Photo taken in:NidaYear when photo was taken:1944Country name at time of photo:USSRCountry name today:Belarus
This is me, Iosif Gotlib (sitting in the 2nd row first from right) with members of a locomotive crew of column #28. We had just returned from a trip. The trip ended well and the crew returned in full complement. We are taking a rest after the trip. This photo was taken in Nida (Byelorussia) in 1944.
In 1939 I passed all exams and obtained a certificate of qualification to work as assistant locomotive operator of freight and passenger trains. I took my first trip in June 1940. Since then I worked as assistant locomotive operator and I earned well.
At 6 o’clock in the morning of 22 June 1941 I was to take a trip to Germany as an assistant locomotive operator. I came to the depot at 5 o’clock in the morning to obtain documents and do the final inspection of the locomotive before departure. I was surprised that there were no lights in the depot and there were many people in military uniforms on the platform. At about 10 o’clock one of militaries announced that Germany attacked the Soviet Union without an announcement and that we were at war.
Few days we learned to shoot and crawl and studied service regulations. Then we were distributed to military units. I joined an intelligence unit as an interpreter, my major duty was to interpret interrogation of German captives. The regiment was deployed near Moscow. This was September 1941. There were no actions near Moscow and we moved to Byelorussia. I went scouting with the unit several times.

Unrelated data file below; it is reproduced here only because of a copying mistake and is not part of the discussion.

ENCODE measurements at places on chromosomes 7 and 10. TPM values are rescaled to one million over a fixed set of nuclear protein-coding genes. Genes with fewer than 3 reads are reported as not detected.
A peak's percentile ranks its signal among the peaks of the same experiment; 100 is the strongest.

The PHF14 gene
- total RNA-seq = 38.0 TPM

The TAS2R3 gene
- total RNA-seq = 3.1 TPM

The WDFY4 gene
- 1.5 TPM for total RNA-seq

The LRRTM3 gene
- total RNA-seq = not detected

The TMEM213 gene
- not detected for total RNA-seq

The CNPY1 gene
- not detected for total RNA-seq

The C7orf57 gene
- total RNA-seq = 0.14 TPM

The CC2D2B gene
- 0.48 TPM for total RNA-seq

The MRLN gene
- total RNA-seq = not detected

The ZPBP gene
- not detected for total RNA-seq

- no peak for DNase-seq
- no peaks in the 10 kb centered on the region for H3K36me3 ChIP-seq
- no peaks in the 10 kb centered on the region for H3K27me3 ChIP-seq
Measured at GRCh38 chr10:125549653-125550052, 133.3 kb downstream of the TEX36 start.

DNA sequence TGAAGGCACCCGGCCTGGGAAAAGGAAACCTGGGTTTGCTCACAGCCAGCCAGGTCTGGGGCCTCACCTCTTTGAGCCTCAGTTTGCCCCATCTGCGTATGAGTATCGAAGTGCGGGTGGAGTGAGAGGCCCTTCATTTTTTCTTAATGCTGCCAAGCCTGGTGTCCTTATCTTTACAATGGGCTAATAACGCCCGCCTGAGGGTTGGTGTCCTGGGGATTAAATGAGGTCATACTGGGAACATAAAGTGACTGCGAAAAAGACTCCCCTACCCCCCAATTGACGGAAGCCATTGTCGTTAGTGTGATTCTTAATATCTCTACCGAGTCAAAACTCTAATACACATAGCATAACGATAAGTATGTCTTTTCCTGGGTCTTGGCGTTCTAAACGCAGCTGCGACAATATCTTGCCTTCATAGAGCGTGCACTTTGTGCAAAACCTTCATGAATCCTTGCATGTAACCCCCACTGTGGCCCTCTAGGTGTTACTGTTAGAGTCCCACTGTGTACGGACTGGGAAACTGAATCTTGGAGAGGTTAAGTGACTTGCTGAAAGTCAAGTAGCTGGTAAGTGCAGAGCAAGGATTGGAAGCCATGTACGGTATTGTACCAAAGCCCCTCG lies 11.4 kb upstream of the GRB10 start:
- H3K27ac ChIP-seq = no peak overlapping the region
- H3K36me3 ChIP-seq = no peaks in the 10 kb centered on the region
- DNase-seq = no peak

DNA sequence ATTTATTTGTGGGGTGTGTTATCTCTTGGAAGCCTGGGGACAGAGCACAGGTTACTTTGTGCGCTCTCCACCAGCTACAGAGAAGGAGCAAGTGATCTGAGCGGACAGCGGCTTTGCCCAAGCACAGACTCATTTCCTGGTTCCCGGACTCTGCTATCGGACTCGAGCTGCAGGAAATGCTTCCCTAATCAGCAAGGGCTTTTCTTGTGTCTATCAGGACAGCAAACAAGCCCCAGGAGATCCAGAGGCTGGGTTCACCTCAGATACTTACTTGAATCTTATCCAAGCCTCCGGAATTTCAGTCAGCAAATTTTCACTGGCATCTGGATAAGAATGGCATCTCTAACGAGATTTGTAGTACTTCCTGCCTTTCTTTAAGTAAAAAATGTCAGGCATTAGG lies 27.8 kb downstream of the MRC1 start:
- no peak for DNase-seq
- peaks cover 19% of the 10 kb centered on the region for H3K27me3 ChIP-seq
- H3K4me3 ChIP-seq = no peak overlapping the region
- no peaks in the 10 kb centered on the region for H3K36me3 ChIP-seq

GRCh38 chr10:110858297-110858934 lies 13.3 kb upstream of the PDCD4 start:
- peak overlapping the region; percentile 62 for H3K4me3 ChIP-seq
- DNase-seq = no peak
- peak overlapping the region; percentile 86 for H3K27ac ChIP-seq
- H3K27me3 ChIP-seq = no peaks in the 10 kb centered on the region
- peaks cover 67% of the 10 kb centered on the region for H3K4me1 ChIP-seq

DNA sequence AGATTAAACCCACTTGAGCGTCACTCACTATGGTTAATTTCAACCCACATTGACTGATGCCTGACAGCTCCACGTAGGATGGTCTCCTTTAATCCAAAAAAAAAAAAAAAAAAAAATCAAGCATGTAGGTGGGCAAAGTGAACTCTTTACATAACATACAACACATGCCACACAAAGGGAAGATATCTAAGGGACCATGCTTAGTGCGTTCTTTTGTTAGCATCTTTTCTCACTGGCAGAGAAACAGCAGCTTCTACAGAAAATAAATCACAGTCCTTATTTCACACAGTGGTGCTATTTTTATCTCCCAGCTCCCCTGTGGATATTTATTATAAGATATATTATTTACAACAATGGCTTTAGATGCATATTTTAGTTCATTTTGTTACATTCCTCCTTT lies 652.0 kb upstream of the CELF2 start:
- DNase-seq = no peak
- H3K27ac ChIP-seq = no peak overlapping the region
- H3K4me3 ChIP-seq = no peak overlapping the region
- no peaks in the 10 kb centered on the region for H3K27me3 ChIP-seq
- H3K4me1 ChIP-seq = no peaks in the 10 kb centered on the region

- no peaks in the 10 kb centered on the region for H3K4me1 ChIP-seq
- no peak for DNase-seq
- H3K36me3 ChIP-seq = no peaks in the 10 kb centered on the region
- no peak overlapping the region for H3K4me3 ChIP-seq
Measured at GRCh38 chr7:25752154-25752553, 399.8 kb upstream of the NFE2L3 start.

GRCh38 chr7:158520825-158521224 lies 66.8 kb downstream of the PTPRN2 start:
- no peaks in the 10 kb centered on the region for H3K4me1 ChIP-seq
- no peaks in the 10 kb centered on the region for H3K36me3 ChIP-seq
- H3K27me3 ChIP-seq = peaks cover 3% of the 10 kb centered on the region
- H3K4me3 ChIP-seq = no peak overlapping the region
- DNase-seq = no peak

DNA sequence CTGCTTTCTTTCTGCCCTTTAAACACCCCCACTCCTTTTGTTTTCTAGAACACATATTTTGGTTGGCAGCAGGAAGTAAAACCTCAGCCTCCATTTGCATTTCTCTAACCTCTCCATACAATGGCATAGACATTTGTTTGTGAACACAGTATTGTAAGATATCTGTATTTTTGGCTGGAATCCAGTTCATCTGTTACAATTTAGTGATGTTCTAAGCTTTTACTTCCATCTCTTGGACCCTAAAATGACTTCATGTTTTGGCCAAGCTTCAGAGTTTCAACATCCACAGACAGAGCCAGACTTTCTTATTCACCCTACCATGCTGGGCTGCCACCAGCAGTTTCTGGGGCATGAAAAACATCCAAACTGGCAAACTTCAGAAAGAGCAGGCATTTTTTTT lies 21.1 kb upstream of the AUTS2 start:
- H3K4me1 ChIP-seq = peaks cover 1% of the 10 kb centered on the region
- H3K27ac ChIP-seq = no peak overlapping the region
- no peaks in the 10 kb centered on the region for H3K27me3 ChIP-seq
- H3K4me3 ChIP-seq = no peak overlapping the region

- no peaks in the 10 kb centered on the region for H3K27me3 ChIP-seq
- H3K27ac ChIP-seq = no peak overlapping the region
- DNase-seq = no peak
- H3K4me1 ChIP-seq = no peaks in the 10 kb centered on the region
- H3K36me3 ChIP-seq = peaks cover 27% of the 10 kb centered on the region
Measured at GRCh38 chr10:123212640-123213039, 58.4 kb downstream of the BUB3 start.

I didn't stay long at the front. In January 1942 I was wounded in my arm and head. Our regiment medical unit provided first aid and then sent me to a rear hospital in Karaganda, Kazakhstan, in 2500 km from home, where I stayed for almost two months. When I was released from hospital I went to a military registry office to request them to send me back to my unit. The military commandant looked at my documents and said that there was a railroad crew formed in Karaganda and that he was sending me there. There were 3 columns formed and I joined the 28th locomotive column.
We hauled people, tanks and planes - anything. As a rule our destination points were near the frontline so that people or equipment could reach it promptly. There were frequent air raids. Almost in every trip there were losses of staff: crewmembers were wounded or killed. We looked death in the eyes every day. Of course, it was scaring, but not at work. During the shift I was calm and concentrated.
In March 1945 we already began to drive trains in the direction of Germany.In late April 1945 our train was running in the vicinity of Berlin, about 30 km. We were near Berlin on Victory Day. Everybody was happy that this terrible war was over. People greeted and hugged one another. There were fireworks in the evening and orchestras playing in squares and streets. My wife and I were looking forward to demobilization, but we were told that our column was staying in Germany. We transported the military, military shipments and food. Only in October 1945 our column returned to Nida in Byelorussia. Only 19 of 300 who were initially in our column survived.